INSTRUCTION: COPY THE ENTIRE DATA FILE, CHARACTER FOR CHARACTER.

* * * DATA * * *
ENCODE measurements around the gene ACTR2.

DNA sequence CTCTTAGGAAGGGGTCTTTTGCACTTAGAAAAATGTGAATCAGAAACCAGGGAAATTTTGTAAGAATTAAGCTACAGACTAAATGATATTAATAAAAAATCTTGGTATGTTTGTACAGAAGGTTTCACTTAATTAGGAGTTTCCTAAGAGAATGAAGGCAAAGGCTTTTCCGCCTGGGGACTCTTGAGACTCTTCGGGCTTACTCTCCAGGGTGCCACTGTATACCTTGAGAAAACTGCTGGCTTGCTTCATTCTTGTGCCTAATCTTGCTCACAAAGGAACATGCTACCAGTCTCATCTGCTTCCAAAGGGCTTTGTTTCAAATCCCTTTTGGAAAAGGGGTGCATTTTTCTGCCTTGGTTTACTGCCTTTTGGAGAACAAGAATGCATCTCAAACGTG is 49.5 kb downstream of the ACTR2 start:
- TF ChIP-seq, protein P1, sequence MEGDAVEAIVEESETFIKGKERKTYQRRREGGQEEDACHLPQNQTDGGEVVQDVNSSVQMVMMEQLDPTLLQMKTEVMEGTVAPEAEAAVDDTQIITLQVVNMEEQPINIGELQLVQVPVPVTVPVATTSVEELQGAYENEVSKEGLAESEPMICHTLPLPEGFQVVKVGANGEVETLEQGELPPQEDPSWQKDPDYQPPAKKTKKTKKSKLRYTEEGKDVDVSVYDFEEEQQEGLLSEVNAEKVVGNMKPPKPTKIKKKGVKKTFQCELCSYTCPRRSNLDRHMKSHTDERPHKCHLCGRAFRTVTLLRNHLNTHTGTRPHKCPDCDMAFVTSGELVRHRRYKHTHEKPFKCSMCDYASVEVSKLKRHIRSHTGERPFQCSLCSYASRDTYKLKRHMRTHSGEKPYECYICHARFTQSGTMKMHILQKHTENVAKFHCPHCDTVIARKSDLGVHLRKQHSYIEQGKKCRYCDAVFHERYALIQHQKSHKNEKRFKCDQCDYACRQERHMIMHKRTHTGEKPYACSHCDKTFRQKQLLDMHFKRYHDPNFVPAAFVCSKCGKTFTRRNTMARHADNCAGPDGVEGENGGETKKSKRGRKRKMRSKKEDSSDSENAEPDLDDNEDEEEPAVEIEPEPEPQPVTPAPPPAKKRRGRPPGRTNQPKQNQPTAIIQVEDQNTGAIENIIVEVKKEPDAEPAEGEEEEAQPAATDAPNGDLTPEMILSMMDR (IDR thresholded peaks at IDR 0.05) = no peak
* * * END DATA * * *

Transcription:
ENCODE measurements around the gene ACTR2.

DNA sequence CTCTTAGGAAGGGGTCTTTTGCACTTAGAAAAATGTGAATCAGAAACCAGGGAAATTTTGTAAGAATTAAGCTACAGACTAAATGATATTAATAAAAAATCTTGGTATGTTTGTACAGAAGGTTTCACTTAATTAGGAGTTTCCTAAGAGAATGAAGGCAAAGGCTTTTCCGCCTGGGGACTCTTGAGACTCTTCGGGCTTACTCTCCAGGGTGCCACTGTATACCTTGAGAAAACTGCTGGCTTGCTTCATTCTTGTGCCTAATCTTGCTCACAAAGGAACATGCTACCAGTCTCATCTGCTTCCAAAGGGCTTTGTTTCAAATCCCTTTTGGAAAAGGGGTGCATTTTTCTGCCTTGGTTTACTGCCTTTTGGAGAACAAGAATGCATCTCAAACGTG is 49.5 kb downstream of the ACTR2 start:
- TF ChIP-seq, protein P1, sequence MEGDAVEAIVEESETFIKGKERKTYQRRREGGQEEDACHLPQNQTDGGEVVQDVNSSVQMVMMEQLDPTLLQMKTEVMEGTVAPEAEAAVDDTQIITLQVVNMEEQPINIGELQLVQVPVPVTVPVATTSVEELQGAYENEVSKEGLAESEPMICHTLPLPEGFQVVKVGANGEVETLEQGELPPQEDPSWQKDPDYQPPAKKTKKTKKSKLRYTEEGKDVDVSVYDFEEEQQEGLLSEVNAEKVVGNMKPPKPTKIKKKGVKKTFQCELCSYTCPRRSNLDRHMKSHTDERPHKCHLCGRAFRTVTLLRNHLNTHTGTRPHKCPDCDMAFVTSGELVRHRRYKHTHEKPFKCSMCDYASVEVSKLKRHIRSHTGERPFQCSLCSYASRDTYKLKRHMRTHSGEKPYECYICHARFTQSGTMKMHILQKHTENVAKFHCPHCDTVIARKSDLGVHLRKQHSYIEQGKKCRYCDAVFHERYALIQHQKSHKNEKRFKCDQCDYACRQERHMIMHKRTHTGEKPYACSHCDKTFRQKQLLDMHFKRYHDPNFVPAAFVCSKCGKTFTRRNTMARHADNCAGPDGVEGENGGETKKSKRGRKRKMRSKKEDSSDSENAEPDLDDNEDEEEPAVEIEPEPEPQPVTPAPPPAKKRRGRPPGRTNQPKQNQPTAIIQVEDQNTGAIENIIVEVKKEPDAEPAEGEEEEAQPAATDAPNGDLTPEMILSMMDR (IDR thresholded peaks at IDR 0.05) = no peak